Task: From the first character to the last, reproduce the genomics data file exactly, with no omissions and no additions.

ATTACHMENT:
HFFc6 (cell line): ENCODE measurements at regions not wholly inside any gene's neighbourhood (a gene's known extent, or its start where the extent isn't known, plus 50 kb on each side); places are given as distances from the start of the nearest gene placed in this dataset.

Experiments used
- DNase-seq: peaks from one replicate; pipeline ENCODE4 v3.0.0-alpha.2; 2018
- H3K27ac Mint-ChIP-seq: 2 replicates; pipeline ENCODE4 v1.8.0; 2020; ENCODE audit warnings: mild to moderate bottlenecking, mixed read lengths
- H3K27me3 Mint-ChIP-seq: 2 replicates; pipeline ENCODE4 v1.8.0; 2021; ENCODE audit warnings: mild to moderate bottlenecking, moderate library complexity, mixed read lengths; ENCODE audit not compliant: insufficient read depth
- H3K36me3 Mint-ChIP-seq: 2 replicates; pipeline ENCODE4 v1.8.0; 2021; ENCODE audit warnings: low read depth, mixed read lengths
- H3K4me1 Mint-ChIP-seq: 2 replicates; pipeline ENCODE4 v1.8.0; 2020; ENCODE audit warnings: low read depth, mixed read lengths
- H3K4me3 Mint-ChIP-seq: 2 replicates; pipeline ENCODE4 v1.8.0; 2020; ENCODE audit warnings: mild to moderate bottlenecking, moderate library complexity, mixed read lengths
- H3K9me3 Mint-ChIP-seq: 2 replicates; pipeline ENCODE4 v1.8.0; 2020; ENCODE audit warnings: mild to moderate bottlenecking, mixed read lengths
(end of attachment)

HFFc6 (cell line): ENCODE measurements at regions not wholly inside any gene's neighbourhood (a gene's known extent, or its start where the extent isn't known, plus 50 kb on each side); places are given as distances from the start of the nearest gene placed in this dataset.

Experiments used
- DNase-seq: peaks from one replicate; pipeline ENCODE4 v3.0.0-alpha.2; 2018
- H3K27ac Mint-ChIP-seq: 2 replicates; pipeline ENCODE4 v1.8.0; 2020; ENCODE audit warnings: mild to moderate bottlenecking, mixed read lengths
- H3K27me3 Mint-ChIP-seq: 2 replicates; pipeline ENCODE4 v1.8.0; 2021; ENCODE audit warnings: mild to moderate bottlenecking, moderate library complexity, mixed read lengths; ENCODE audit not compliant: insufficient read depth
- H3K36me3 Mint-ChIP-seq: 2 replicates; pipeline ENCODE4 v1.8.0; 2021; ENCODE audit warnings: low read depth, mixed read lengths
- H3K4me1 Mint-ChIP-seq: 2 replicates; pipeline ENCODE4 v1.8.0; 2020; ENCODE audit warnings: low read depth, mixed read lengths
- H3K4me3 Mint-ChIP-seq: 2 replicates; pipeline ENCODE4 v1.8.0; 2020; ENCODE audit warnings: mild to moderate bottlenecking, moderate library complexity, mixed read lengths
- H3K9me3 Mint-ChIP-seq: 2 replicates; pipeline ENCODE4 v1.8.0; 2020; ENCODE audit warnings: mild to moderate bottlenecking, mixed read lengths